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Discovery Mid-America August 2010

Visiting Gallatin’s ‘Squirrel Cage’ jail

Getting locked up in the local hoosegow is clearly no fun. But back in 1889, when the “squirrel cage” jail was built in Gallatin, MO, it could be downright hazardous to your health.

In those simpler times, the well-being of ruffians and scalawags incarcerated in local jails wasn’t a concern to lawmen and townsfolk. All they wanted was to keep prisoners from breaking out, and the prisoners’ friends from breaking in.

As many movie westerns depicted, most frontier jails were flimsy affairs. Mounted gangs could ride up, tie a rope to a barred window, pull it out, and gallop off with the prisoner.

The “Squirrel Cage Jail” in Gallatin (photos by Ken Weyand)

In 1861, William H. Brown invented a jail that seemed to offer efficient security: the rotary jail. In his patent application, Brown described a circular jail with pie-shaped cells “capable of being rotated, surrounded by a grating in close proximity thereto, which has only such number of openings (usually one) as is necessary for the convenient handling of prisoners.” Brown stated the purpose of his invention was to “produce a jail in which prisoners can be controlled without the necessity of personal contact between them and the jailer or guard.”

Brown’s jail would rotate around a sanitary plumbing system, at the time something of a novelty in its own right. A hand crank rotated the jail, aided by gears beneath the floor, and by ball bearings on which the whole contraption turned. Haugh, Ketchum and Co., an iron foundry in Indianapolis, built as many as 16 rotary jails in the late 1800s.

But once the jails were built, unforeseen problems developed. Jailers hated cranking the heavy iron jail to release or admit prisoners through the single door. Inmates had a nasty habit of putting their arms through the bars and getting them crushed as the jail rotated. In the event of fires or floods, prisoners would likely be trapped. And the “sanitary plumbing system” usually wasn’t. By 1939, all the rotary jails were deemed unfit.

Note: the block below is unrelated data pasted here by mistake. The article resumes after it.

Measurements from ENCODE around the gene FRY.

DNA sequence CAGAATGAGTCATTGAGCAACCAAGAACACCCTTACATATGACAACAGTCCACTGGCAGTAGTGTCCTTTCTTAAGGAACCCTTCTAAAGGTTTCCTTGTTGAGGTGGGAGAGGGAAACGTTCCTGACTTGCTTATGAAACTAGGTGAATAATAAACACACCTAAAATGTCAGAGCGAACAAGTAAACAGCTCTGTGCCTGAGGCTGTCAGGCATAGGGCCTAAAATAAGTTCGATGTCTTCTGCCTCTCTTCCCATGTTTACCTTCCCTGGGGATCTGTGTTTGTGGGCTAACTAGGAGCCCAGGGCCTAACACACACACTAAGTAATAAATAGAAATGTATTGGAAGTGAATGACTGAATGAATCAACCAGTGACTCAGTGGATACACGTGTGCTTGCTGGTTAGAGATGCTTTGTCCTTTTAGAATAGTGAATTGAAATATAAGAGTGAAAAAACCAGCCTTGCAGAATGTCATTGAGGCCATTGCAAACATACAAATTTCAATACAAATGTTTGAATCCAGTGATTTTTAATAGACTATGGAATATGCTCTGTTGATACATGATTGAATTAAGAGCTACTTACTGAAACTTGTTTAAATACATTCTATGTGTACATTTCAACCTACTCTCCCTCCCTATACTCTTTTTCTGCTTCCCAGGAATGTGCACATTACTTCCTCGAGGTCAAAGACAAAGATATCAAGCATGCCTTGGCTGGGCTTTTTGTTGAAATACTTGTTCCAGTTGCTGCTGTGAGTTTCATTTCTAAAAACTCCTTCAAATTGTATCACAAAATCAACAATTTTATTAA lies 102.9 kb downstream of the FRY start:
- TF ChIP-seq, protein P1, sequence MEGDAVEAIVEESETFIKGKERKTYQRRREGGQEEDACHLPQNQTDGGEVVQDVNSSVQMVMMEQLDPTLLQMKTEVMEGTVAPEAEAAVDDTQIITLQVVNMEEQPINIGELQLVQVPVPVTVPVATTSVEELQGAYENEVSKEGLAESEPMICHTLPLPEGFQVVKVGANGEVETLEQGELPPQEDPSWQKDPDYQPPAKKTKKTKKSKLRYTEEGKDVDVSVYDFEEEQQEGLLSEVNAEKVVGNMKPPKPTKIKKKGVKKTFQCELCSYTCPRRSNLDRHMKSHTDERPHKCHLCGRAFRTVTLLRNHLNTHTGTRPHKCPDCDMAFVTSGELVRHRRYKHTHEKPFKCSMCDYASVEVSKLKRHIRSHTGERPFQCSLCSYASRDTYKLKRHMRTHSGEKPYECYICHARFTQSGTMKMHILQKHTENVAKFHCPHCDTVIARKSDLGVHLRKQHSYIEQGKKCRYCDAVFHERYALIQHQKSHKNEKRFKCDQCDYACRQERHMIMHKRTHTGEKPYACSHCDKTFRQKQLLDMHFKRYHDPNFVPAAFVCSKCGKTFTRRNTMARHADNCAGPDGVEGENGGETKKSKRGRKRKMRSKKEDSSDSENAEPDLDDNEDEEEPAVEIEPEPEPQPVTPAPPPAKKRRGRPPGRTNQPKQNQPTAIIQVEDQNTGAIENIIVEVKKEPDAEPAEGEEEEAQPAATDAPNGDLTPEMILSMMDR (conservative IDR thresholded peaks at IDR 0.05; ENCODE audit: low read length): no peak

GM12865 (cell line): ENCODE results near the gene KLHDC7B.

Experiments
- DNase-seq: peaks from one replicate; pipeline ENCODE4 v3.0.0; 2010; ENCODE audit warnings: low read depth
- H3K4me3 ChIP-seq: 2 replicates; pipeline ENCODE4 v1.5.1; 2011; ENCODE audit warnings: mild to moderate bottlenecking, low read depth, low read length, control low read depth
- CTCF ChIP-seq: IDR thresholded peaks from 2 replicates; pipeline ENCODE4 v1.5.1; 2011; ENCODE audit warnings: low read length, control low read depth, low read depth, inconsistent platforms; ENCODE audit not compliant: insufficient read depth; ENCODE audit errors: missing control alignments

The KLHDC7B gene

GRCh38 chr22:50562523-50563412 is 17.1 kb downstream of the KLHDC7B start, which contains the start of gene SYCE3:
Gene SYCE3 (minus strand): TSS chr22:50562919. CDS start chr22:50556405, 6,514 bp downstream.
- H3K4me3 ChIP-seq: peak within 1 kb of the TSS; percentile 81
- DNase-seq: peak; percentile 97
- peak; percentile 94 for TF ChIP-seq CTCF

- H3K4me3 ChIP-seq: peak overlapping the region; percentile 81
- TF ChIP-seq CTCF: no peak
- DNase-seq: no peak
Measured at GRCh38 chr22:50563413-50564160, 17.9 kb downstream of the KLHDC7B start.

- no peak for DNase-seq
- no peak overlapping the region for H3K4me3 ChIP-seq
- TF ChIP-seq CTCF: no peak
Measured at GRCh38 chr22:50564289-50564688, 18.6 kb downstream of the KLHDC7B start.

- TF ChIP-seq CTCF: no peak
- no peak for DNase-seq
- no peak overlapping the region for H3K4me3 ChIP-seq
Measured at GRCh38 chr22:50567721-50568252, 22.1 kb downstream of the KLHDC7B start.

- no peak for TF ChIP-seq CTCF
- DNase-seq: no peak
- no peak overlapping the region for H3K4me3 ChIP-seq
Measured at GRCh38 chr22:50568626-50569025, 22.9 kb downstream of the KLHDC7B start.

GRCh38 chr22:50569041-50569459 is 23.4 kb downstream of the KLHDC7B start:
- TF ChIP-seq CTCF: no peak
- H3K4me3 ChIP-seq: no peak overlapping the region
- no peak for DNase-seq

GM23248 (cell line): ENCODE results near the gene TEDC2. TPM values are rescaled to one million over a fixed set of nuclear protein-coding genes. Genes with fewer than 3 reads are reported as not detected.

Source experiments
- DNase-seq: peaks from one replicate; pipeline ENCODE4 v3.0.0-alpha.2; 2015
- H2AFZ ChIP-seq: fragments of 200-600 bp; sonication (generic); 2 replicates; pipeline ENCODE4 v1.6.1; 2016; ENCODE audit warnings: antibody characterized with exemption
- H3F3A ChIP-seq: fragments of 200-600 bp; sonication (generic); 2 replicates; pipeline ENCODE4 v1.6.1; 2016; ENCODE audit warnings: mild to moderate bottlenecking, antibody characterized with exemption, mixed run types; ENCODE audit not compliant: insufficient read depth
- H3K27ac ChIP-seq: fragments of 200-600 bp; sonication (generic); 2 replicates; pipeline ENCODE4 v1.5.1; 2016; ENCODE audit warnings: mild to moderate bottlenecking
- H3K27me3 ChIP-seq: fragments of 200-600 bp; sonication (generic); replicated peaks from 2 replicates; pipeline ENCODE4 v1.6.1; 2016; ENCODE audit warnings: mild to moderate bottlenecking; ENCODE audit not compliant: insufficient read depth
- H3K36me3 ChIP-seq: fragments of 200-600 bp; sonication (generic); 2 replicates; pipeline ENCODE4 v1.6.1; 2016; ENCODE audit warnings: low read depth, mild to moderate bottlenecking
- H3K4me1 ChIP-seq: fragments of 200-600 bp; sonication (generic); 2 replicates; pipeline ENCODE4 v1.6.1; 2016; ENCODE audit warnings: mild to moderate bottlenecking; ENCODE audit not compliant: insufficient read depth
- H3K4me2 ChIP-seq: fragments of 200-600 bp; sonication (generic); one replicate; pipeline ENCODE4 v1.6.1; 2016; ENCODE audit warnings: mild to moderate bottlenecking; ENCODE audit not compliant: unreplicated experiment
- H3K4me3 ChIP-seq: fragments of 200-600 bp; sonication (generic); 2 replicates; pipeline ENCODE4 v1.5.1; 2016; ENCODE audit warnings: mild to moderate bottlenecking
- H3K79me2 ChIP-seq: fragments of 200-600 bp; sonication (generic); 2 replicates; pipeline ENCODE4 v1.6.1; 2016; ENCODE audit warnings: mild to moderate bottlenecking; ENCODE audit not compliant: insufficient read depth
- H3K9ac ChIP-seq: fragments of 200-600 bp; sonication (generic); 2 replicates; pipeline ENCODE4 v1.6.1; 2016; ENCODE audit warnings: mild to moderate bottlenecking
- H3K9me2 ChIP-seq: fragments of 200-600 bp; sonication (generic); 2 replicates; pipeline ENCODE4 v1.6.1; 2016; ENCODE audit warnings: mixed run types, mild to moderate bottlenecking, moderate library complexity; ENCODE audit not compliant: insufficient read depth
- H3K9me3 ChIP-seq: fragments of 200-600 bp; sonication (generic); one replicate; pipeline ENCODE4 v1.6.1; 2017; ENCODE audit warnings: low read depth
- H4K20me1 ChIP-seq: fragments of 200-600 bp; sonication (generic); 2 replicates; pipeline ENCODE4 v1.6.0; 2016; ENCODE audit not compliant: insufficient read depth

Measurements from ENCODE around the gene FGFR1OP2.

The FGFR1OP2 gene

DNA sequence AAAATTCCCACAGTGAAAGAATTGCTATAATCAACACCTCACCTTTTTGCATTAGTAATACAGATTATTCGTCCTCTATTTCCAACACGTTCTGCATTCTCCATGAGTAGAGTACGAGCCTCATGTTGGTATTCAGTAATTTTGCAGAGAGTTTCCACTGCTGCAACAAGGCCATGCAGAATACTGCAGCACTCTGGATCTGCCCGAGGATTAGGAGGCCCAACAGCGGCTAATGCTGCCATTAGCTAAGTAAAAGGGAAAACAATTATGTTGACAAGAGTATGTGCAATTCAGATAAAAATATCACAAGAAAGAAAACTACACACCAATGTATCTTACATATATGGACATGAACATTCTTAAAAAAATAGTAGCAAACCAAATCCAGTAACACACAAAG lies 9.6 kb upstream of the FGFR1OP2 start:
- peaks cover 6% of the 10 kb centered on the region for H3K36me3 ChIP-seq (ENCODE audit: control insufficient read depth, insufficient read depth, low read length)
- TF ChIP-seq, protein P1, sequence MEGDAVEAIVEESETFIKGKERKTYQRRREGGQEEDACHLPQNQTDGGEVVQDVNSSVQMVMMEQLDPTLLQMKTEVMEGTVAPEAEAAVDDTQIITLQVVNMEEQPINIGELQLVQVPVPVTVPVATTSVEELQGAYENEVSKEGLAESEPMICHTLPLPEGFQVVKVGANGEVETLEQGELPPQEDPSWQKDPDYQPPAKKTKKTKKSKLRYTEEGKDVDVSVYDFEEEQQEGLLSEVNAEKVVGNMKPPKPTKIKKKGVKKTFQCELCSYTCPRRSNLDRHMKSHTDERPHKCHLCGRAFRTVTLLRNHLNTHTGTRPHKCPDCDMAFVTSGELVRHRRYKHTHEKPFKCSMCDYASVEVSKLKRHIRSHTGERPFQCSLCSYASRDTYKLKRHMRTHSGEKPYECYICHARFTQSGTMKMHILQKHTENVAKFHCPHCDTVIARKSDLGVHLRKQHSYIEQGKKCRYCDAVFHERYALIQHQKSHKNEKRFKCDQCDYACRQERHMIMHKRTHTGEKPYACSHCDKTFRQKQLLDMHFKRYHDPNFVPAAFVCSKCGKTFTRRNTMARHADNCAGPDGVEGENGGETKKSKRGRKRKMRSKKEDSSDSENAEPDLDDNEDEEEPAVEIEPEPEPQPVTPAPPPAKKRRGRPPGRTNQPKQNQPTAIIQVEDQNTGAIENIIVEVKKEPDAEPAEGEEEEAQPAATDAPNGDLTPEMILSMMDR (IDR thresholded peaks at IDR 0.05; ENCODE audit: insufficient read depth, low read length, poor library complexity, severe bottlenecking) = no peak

Most have been torn down. All four that remain are listed on the National Register of Historic Places. The first one, in Crawfordsville, IN, is still a rotating jail. Others, including the one in Gallatin were modified to be non-rotating with separate doors.

The squirrel cage jail was Gallatin’s third jail. The first, a “pit jail” built of logs in 1841, was replaced by a stone structure in 1858. It was declared unfit for use in 1885.

The eight-sided rotary jail was the only one of its kind to be built with the sheriff’s quarters attached at the time of construction. Built by the Pauley Jail Co. of St. Louis on land donated by the city, the total cost was $11,262.15. The rotary jail provided no ventilation, and prisoners suffered on metal bunks from the cold of winter and the heat of summer. The solid iron walls offered no communication between inmates.

Spartan living for inmates in the squirrel cage jail

As uncomfortable as the jail was, it offered one advantage: home-cooked meals. According to Jim McCarty, writing in a 1987 article in Rural Missouri, the sheriff’s wife did the honors. Mary Louise Appley was the wife of Harold Appley, the last sheriff to use the jail.

“I cooked like I did for my family,” she said, getting an allowance from the state of $2 per prisoner for food. Meals were served through a metal “grub hole” in the wall.

Was Gallatin’s squirrel-cage jail escape-proof? Apparently not. In the winter of 1899, according to a reporter for the Gallatin Democrat, and rewritten for the Daviess County Historical Society by Darryl Wilkinson, a pair of prisoners walked through the “bars of chilled steel to liberty and (to) the freedome (sic) of plying their pilfering vocation.” How they fled the squirrel-cage jail was never discovered. A grand jury later deemed the jail unsafe.

Problems with the ancient turntable and crank system caused the county to give up on the rotary jail, and the squirrel cage was abandoned in 1969. Prisoners were housed in a holding area with an enclosure built from materials from the original jail, and in a separate building located nearby. The jail was closed in 1975.

Krystal Youngs, the guide at the jail, which serves as the town’s visitor center, told me the facility was still under restoration, but much is the way it was in the 1970s, when it was used as a holding center. “The outer part was open, allowing the prisoners to get their food from the ‘grub hole,’ do their laundry and get some exercise,” she said. Graffiti, scribbled by inmates, remains on the walls in the narrow outer hall.

Youngs pointed out a window the prisoners used to let their morning orange juice ferment into “jailhouse hootch,” and the nearby school where children could occasionally glimpse the inmates.

The pie-shaped cells are truly tiny, with just enough room for a double steel bunk and a crude toilet. It is easy to see how serving a term in the cramped jail with its limited light, heat and ventilation, crude sanitation and dangerous rotations to a single doorway would leave inmates “scared straight.”

The jail is located on Water Street, just off West Grand, in Gallatin. Visitors can tour the jail 10-4, Wednesday thru Saturday. Suggested donation is $1. For more details, call 816-284-0807.

Ken Weyand can be contacted at

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